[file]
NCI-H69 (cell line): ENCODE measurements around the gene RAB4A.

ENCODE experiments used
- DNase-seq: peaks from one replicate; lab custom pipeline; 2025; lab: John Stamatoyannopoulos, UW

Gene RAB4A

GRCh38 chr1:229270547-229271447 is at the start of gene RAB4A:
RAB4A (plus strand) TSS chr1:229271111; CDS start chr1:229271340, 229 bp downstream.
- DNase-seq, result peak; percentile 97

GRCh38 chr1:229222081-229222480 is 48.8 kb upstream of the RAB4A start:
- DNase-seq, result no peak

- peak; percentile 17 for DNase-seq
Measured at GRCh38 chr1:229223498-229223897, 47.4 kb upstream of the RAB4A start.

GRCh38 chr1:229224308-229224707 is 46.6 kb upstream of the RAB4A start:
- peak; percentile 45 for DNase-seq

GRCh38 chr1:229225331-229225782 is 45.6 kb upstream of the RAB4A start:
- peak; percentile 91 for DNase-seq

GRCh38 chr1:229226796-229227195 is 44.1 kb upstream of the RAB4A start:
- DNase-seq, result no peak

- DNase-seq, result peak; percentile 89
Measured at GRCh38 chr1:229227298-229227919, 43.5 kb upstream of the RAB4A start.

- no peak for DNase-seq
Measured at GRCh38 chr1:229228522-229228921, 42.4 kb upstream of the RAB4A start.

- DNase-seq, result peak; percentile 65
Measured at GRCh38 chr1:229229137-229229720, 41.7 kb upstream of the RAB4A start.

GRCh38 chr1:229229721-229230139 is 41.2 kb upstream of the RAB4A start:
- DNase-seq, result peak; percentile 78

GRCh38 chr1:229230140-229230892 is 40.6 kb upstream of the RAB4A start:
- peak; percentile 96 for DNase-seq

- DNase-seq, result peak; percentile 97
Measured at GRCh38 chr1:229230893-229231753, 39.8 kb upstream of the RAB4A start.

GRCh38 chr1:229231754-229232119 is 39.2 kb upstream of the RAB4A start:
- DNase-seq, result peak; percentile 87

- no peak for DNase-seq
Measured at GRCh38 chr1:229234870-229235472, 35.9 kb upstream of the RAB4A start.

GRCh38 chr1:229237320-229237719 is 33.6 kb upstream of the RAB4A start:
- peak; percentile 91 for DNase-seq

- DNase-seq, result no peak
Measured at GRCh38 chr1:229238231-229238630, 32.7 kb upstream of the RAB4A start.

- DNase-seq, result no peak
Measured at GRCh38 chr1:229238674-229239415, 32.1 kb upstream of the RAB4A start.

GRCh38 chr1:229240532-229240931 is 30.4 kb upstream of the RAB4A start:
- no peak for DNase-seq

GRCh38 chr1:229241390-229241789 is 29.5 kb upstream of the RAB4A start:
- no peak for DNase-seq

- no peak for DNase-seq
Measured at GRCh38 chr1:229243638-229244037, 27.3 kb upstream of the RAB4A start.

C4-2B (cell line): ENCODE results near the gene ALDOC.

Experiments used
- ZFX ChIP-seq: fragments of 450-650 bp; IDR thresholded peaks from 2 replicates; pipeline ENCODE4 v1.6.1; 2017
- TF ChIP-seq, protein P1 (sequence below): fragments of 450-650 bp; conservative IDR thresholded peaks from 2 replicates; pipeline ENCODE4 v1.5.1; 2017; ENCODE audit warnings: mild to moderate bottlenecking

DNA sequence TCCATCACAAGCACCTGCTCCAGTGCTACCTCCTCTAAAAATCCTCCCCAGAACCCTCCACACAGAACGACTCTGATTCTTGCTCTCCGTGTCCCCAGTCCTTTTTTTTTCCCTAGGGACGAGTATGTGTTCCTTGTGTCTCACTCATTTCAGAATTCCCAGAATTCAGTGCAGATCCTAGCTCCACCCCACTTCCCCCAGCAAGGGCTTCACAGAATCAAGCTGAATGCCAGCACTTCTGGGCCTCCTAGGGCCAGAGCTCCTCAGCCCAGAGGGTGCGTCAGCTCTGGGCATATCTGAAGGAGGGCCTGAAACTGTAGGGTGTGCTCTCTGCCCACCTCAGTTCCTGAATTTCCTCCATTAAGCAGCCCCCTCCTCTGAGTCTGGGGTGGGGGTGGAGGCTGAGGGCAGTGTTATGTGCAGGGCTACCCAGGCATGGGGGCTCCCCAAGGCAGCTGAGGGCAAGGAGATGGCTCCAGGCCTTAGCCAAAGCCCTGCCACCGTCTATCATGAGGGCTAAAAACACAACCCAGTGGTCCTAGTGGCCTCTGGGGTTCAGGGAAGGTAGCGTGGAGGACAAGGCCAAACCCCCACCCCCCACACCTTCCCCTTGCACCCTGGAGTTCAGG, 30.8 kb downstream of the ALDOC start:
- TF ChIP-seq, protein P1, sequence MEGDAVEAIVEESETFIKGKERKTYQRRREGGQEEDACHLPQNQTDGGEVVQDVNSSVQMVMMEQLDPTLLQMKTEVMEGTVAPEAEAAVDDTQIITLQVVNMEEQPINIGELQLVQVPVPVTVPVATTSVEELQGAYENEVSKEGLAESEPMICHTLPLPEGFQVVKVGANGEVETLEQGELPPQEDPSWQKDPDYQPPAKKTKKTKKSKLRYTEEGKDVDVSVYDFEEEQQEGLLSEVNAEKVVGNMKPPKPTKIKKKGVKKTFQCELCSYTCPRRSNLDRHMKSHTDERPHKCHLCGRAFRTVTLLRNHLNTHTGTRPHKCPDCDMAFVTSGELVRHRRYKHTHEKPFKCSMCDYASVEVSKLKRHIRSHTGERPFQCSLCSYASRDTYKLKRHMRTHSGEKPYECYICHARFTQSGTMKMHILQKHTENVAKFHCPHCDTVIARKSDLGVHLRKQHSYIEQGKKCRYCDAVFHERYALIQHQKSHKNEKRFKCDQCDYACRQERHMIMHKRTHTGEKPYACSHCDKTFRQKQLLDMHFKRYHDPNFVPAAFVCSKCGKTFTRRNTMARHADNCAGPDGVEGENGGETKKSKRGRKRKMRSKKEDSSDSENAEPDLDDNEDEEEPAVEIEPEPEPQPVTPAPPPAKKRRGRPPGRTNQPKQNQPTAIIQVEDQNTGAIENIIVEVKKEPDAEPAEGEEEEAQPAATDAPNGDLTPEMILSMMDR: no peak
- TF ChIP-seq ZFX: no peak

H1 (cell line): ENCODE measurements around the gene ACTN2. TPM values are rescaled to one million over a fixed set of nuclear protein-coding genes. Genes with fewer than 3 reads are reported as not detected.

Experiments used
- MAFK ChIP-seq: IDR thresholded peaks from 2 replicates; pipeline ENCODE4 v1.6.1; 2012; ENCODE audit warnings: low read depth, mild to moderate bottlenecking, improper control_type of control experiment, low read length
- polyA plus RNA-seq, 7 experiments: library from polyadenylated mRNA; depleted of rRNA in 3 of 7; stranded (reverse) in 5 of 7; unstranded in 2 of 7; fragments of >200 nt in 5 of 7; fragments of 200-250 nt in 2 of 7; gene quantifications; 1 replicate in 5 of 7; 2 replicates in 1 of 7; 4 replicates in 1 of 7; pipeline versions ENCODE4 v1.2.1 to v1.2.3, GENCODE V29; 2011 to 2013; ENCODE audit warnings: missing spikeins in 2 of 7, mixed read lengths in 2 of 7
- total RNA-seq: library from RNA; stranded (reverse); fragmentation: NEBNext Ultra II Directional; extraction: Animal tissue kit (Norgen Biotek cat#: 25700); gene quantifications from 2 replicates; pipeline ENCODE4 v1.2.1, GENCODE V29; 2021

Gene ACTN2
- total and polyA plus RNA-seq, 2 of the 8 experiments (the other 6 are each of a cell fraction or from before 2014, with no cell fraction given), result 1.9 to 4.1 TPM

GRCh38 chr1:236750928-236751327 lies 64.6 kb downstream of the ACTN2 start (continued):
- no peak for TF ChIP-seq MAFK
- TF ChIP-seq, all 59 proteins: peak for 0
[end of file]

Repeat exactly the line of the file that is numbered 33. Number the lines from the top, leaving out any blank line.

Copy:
Measured at GRCh38 chr1:229234870-229235472, 35.9 kb upstream of the RAB4A start.